Alternative Energy Sources
What are the Different Types of Alternative Energy Sources
In the previous tutorial be saw that Fossil Fuels are the remains of dead plants and animals which have been buried deep within the earth for millions of years. Over time and with the assistance of vast quantities of heat and pressure, these carbon-based remains have slowly formed into combustible hydrocarbon substances such as crude oil, coal and natural gas. But two of these energy sources, oil and natural gas are in short supply so we must find new alternative sources of energy to replace them.
The search for alternative energy sources and different types of alternative energy is a worldwide effort. Many government bodies, universities and scientists are all working on different ways in which we can replace conventional fossil fuels. Alternative energy sources fill the gap between non-realistic free energy sources and the more traditional fossil fuel energies of oil, gas and coal. Once upon a time nuclear energy was seen as the answer to our global problem. The huge amounts of energy that could be produced from a small amount of uranium was seen as the way forward to power our plant. But as we know, like fossil fuels, uranium is also a natural and finite resource.
There are many different types of alternative energy available, each with its own advantage and disadvantage but to get the most out of these environmentally friendly alternatives to fossil fuels, we first have to understand what are Alternative Energy Sources and how we can use them as an alternative to burning fossil fuels.
What is Alternative Energy
Alternative energy generally refers to any group of non-traditional fuel sources that does not burn fossil fuels or use up any type of natural resources which will result in damage or harm to the environment. In other words “Alternative Energy” is clean energy, well at least in theory. Alternative energy sources provide many benefits over the use of the more traditional fossil fuels such as less harmful pollution and cheaper fuel prices.
The downside however, is that alternative energy sources are not always available when we need them as sometimes the wind does not blow or the sun does not shine. In fact due to the Earth’s cycle of night and day, solar power is already 50% inefficient before we even collect one ray of sunlight to convert. Luckily for us, with the latest green energy technologies available today can make full use of these alternatives when they are available.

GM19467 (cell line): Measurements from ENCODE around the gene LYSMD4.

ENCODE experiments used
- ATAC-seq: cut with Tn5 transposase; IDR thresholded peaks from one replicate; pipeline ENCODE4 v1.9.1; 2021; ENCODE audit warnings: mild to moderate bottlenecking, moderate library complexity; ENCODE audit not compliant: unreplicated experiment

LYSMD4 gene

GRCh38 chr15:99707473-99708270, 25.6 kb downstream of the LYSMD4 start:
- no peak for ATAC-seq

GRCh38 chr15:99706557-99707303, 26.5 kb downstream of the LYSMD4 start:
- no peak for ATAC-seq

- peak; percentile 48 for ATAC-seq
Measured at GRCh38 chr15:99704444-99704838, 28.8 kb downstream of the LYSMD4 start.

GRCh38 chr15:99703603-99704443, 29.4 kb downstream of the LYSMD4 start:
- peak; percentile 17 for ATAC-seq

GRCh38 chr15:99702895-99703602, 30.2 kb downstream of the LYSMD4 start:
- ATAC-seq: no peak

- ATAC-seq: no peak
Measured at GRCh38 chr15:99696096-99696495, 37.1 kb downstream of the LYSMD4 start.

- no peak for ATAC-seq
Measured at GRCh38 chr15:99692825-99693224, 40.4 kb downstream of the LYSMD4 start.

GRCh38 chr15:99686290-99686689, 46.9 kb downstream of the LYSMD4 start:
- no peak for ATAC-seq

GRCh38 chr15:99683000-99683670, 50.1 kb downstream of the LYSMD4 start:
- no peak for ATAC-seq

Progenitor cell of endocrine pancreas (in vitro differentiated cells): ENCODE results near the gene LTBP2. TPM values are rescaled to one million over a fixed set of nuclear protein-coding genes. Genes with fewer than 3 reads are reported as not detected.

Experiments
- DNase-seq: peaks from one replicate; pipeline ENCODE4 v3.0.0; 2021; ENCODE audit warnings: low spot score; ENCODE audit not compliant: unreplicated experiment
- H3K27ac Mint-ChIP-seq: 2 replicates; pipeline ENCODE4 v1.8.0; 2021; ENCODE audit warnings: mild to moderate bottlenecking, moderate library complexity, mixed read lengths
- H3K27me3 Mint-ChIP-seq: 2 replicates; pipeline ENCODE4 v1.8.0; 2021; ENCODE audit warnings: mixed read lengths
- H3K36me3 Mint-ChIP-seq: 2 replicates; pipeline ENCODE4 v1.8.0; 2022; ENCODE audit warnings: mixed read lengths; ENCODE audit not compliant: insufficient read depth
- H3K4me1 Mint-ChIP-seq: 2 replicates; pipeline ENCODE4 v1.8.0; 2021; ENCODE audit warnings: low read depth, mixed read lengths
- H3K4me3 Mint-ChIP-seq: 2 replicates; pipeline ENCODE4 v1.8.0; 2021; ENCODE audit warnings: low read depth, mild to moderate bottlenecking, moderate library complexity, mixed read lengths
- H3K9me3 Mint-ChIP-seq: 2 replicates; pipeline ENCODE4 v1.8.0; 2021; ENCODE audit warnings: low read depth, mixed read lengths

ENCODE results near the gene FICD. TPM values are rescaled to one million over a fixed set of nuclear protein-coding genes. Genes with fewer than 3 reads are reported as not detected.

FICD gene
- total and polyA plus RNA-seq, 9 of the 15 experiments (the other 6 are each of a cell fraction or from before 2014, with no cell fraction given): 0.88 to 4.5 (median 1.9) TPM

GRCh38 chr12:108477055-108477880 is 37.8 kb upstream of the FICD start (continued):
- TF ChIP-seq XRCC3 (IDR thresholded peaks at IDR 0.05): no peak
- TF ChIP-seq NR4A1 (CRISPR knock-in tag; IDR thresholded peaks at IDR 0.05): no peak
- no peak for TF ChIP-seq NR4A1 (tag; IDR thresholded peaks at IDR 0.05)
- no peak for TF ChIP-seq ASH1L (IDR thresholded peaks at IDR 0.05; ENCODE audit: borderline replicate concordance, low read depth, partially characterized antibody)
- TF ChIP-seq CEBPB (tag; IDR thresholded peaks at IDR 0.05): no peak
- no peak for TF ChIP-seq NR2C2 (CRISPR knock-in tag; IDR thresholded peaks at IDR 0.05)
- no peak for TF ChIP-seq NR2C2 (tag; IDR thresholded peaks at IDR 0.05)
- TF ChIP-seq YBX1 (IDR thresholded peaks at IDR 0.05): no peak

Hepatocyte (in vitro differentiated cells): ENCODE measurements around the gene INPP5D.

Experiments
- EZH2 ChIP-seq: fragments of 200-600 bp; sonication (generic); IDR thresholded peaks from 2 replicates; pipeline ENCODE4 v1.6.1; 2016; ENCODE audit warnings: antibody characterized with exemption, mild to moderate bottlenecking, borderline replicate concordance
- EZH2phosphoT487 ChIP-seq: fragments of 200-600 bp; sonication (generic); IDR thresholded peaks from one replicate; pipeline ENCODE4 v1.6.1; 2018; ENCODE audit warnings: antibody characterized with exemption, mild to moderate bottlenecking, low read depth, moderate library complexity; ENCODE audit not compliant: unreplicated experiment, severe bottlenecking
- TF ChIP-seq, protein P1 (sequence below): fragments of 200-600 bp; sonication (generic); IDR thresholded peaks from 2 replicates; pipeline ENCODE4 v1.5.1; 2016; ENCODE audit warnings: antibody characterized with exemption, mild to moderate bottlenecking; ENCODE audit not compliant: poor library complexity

Most sources of alternative energy depend on obvious, natural sources of energy such as the sun, the wind and water. The sun covers the earth daily with sunlight, which can be turned into heat or electricity. The movement of the wind and rivers produces kinetic energy (the energy of matter in motion), while ocean tides raise and lower the sea level with an unstoppable force. All these sources hold the potential for producing usable alternative sources of energy.
Energy exists in many different forms with the laws of physics telling us that energy has the ability to do work, that is it has the ability to make things happen. Some forms of energy such as solar carries energy from the sun to earth or chemical energy is used in batteries to produce electricity.
Other forms of energy cannot be seen until the energy is released such as heat. Either way, energy can be converted from one form to another, but it is never lost. For example, the chemical energy of fossil fuels can be converted into heat or the kinetic energy of moving water converted into electricity.
But this is where the problem lies. Although the laws of physics tells us that energy can never be created or destroyed only converted from one form to another, the chemical energy in fossil fuels that is released during combustion, not only produces usable heat but also releases large amounts of carbon dioxide as a by-product.
Carbon dioxide is considered to be a greenhouse gas with the accumulation of carbon dioxide in the atmosphere contributing towards acid rain and global warming. Then alternative energy can help meet the needs for energy in a sustainable, non-polluting, climate-safe environmentally friendly way.
What are Alternative Sources of Energy
Well basically alternative energy sources are types of energy fuels that can be used instead of burning fossil fuels or the splitting of atoms. But alternative energy sources are not all the same as their applications, economics and energy output are all different. There are several popular alternative energy sources such as: biomass, wind, solar energy, geothermal, and hydro power.